# Determining voltages for a network

I am solving some problems from my text book, and in this question (image below) I don't understand why Va is 13V and not 27V. It makes sense to me if Va were 27V so that Vab would be 21V. But this is wrong, why? This question is from the textbook 'Introductory Circuit Analysis'.

• This is strange. Can you include the full problem text? Mar 20, 2017 at 11:29
• Yeah, it looks like a trap. Mar 20, 2017 at 11:32
• Doesn't look like GND is 0V in this circuit. Mar 20, 2017 at 11:33
• The question says 'determine Va, Vb and Vab' that's it. But here's a screenshot anyway. prntscr.com/em7467 Mar 20, 2017 at 11:36

What you show is inconsistent with itself. If we consider the batteries to be perfect voltage sources, then this circuit can't exist.

You are explicitly told the left node is at 10 V. Since no reference is given, that can only be assumed to be relative to ground. The left battery adds 3 V to that, putting Va at 13 V.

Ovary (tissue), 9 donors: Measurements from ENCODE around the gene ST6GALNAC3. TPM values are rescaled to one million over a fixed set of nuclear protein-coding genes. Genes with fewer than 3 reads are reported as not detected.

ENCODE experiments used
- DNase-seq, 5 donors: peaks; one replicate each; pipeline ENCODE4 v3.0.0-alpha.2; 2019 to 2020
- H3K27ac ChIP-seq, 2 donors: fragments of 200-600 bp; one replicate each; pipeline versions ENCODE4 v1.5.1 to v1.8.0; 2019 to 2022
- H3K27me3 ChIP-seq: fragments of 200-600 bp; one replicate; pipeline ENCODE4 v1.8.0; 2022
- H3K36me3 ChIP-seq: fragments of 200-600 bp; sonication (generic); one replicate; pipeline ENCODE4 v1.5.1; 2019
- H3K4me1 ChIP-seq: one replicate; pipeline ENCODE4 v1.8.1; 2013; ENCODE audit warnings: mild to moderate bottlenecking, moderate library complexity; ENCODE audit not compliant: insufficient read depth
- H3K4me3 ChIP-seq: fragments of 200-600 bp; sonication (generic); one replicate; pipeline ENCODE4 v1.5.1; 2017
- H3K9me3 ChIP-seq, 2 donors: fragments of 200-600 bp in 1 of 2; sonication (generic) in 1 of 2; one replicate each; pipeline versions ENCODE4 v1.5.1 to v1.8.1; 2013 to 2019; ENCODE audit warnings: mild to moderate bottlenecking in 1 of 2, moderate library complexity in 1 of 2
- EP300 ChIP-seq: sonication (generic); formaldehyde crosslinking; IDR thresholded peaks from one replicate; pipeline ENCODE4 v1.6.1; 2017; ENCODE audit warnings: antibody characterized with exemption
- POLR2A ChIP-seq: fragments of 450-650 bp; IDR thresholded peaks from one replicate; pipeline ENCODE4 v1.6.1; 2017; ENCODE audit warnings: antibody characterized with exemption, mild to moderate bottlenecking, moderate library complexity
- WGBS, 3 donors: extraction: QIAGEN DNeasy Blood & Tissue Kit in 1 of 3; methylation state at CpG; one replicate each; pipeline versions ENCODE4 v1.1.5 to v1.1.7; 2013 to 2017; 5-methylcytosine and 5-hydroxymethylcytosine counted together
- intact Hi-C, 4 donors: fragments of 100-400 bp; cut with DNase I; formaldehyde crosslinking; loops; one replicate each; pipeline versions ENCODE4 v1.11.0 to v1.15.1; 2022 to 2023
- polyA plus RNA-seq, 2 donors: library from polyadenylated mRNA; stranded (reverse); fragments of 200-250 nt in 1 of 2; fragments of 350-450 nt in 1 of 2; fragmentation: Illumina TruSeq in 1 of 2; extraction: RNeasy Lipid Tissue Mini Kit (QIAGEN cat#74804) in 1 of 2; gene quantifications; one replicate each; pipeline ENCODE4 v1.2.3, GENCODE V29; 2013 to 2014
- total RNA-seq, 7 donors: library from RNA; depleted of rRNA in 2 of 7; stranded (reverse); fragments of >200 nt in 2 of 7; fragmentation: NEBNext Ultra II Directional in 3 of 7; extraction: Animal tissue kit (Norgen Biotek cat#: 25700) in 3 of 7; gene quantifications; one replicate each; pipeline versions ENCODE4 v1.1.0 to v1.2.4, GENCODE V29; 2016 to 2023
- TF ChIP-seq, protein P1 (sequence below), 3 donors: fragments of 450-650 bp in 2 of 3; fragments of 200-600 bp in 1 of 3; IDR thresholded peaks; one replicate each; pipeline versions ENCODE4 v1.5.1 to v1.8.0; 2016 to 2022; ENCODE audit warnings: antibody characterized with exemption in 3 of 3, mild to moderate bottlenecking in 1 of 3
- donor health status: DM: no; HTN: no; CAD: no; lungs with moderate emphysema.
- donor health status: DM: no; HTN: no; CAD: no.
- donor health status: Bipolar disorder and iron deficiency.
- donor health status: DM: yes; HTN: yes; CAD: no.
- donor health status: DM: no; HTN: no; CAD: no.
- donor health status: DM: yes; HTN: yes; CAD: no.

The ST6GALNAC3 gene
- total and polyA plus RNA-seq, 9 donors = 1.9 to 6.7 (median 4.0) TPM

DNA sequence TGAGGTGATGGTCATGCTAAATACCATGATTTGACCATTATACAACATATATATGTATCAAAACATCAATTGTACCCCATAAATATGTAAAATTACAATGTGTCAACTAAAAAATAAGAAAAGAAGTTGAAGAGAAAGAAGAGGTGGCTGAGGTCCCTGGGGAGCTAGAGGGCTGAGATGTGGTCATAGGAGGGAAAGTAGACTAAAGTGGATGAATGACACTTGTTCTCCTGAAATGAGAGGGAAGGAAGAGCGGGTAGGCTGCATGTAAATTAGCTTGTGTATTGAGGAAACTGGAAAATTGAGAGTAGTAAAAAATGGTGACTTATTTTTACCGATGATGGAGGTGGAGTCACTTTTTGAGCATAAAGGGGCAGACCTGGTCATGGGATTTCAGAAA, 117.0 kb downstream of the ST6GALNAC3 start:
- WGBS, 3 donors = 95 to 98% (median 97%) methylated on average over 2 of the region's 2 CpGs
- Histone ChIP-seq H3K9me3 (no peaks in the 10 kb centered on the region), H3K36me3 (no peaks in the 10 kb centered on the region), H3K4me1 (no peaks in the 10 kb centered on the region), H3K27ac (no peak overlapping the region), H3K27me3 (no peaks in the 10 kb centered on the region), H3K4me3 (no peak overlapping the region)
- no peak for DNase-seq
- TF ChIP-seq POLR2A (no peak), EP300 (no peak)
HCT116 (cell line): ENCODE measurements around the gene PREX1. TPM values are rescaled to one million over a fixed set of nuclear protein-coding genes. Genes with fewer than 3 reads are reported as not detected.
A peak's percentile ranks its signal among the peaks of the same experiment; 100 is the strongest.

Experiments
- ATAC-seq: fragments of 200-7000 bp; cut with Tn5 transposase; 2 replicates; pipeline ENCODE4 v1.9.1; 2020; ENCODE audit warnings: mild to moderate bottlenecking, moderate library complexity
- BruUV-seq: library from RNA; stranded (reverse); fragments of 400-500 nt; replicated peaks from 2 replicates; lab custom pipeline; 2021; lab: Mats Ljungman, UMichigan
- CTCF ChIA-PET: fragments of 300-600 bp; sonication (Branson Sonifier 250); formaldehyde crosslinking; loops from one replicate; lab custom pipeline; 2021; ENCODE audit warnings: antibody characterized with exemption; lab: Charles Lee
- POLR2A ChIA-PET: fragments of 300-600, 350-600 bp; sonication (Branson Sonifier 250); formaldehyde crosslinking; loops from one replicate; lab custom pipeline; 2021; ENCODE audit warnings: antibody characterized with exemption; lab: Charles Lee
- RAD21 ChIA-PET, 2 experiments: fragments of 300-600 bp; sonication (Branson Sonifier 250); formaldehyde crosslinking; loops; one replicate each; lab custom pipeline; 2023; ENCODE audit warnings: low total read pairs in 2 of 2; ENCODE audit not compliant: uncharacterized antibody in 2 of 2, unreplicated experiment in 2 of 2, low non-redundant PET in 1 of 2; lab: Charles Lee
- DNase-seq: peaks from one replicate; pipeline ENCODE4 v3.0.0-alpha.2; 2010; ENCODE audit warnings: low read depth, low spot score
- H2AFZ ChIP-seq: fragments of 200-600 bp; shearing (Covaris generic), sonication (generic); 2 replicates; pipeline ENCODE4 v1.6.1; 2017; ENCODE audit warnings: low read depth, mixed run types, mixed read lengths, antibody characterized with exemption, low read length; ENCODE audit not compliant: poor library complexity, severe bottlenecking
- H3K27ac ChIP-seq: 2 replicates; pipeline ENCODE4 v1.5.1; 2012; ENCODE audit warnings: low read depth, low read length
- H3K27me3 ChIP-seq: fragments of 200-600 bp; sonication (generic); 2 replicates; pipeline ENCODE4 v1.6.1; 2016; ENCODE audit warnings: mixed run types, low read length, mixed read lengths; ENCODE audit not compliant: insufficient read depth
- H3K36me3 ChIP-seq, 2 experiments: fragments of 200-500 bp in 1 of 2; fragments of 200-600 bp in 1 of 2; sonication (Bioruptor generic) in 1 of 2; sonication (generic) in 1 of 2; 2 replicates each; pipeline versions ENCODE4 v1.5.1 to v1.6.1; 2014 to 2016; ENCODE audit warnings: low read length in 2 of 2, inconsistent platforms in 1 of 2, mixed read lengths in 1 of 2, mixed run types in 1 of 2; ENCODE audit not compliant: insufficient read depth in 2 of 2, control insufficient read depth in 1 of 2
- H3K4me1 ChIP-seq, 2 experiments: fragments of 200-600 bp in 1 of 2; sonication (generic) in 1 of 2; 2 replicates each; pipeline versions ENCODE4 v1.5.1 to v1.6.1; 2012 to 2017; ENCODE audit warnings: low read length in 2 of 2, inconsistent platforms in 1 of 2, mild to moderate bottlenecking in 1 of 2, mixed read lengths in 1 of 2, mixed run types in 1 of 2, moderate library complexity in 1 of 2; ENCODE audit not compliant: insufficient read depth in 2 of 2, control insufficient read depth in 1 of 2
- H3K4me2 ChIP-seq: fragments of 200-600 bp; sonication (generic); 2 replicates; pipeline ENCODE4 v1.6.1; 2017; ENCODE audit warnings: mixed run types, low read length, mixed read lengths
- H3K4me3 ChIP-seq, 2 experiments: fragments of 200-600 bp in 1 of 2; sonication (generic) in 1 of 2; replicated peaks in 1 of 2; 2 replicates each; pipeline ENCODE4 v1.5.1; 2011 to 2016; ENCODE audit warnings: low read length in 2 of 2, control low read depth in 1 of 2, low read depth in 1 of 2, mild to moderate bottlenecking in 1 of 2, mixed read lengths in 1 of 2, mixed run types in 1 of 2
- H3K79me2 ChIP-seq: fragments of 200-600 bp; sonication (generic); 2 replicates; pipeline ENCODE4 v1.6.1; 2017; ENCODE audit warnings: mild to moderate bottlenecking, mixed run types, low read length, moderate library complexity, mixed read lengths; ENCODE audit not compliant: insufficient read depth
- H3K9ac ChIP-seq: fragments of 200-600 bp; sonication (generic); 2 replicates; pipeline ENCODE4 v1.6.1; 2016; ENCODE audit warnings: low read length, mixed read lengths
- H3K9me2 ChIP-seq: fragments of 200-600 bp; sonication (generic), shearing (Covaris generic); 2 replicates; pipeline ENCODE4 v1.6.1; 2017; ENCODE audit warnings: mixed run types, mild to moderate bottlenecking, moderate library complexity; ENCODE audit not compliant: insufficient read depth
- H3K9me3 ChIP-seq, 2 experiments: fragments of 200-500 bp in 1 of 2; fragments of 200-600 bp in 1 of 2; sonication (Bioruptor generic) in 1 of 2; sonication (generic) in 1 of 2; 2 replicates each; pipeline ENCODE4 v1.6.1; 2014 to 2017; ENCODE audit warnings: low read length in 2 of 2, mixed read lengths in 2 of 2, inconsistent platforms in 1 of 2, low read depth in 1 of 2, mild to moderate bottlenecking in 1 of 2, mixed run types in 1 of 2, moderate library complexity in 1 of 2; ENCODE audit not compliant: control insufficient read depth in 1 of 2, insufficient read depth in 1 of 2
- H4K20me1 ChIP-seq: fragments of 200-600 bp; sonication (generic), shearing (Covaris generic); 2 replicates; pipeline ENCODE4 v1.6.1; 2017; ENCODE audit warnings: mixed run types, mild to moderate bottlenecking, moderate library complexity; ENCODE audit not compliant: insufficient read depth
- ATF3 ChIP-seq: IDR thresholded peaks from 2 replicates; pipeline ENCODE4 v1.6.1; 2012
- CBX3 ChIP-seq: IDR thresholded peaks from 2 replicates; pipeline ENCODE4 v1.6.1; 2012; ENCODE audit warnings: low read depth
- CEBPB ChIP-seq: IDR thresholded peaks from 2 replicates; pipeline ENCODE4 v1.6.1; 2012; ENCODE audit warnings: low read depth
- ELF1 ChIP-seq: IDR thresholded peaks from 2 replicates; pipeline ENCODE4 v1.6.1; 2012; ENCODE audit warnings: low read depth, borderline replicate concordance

However, the right battery puts Vb at 6 V. The middle battery then puts Va at 27 V.

Both can't be right, so this circuit is impossible as you presented it here.

Perhaps the text mentions some assumed internal resistances of the batteries? If so, you model the batteries as perfect voltage sources in series with their internal resistance. With some finite resistance in series with the batteries, this circuit is possible.

Either the textbook contains a major mistake, or there is some other implied information about this circuit you're not telling us.

As stated by Olin that circuit is inconsistent. The inconsistency has been corrected in a newer edition of the book. I checked the 12th edition, 2014, and the 6 V battery has been substituted with an 8 V one, with the polarity reversed, as represented in the circuit below.

simulate this circuit – Schematic created using CircuitLab

With the amended circuit, you get $V_a = 13\,\mathrm{V}$ from both sides.